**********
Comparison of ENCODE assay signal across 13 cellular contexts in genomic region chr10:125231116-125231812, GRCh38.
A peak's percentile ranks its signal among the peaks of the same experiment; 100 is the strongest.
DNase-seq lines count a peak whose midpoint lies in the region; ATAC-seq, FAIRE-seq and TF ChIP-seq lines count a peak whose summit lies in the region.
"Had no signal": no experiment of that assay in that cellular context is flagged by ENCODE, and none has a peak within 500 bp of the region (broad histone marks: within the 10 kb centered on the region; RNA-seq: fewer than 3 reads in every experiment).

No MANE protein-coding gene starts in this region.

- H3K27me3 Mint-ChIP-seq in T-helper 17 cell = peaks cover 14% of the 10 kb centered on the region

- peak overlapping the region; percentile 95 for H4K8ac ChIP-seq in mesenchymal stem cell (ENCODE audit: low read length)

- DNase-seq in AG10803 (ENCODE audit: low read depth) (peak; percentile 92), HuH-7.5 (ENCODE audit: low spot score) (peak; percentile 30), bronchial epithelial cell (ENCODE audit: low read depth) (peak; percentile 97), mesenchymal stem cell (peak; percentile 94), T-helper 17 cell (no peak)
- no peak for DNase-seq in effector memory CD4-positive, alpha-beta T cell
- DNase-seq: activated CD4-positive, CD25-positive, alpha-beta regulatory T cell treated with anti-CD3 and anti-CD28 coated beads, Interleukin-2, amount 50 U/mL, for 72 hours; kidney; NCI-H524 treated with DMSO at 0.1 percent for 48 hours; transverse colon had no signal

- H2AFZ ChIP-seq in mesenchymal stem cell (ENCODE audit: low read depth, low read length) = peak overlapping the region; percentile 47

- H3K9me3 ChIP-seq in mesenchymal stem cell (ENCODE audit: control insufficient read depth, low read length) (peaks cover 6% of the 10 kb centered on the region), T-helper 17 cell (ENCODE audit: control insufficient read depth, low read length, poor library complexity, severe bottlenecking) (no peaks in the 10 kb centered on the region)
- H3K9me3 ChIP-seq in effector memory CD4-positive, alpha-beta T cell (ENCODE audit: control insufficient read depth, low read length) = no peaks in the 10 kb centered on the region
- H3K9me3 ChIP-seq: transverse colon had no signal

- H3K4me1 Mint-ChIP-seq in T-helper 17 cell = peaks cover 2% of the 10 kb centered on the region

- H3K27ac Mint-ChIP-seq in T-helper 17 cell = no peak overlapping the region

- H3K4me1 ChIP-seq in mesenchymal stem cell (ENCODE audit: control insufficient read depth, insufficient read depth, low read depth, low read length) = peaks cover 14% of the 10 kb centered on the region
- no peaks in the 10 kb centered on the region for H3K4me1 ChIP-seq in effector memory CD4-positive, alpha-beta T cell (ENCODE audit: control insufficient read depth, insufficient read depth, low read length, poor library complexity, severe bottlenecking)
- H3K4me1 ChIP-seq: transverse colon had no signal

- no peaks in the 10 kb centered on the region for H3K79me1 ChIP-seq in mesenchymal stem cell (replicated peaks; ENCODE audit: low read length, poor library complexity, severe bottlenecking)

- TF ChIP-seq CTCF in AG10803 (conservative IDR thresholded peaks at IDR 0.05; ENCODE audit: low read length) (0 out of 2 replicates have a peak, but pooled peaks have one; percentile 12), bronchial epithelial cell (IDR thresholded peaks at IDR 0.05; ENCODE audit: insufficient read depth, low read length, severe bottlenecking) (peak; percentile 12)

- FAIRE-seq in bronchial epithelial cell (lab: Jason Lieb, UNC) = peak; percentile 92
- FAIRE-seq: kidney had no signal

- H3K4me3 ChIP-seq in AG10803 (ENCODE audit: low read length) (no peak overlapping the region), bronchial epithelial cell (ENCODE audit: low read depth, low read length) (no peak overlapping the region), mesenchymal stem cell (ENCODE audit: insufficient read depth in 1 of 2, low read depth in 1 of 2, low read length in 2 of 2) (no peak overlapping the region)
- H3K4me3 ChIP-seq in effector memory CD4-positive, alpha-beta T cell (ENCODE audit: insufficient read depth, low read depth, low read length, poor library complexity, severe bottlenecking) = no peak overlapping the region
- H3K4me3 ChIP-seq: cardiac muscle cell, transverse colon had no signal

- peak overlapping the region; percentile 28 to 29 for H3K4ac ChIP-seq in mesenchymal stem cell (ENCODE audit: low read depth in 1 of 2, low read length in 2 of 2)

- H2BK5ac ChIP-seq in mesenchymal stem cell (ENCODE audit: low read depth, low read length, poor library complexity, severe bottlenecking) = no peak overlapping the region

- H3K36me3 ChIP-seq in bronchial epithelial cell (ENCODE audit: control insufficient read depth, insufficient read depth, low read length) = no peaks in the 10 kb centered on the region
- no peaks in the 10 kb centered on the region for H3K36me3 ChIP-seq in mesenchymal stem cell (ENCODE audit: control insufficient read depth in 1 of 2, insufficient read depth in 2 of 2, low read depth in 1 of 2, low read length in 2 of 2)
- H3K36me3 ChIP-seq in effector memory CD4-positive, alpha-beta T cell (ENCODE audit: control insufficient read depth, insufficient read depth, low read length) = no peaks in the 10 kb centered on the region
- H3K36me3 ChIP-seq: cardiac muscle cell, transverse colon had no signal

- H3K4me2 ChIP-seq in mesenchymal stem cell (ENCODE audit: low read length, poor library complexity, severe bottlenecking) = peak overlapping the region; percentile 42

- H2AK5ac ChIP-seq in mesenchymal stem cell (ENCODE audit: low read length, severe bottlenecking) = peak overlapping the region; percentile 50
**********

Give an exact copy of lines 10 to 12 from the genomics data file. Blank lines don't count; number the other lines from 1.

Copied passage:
- DNase-seq: activated CD4-positive, CD25-positive, alpha-beta regulatory T cell treated with anti-CD3 and anti-CD28 coated beads, Interleukin-2, amount 50 U/mL, for 72 hours; kidney; NCI-H524 treated with DMSO at 0.1 percent for 48 hours; transverse colon had no signal

- H2AFZ ChIP-seq in mesenchymal stem cell (ENCODE audit: low read depth, low read length) = peak overlapping the region; percentile 47

- H3K9me3 ChIP-seq in mesenchymal stem cell (ENCODE audit: control insufficient read depth, low read length) (peaks cover 6% of the 10 kb centered on the region), T-helper 17 cell (ENCODE audit: control insufficient read depth, low read length, poor library complexity, severe bottlenecking) (no peaks in the 10 kb centered on the region)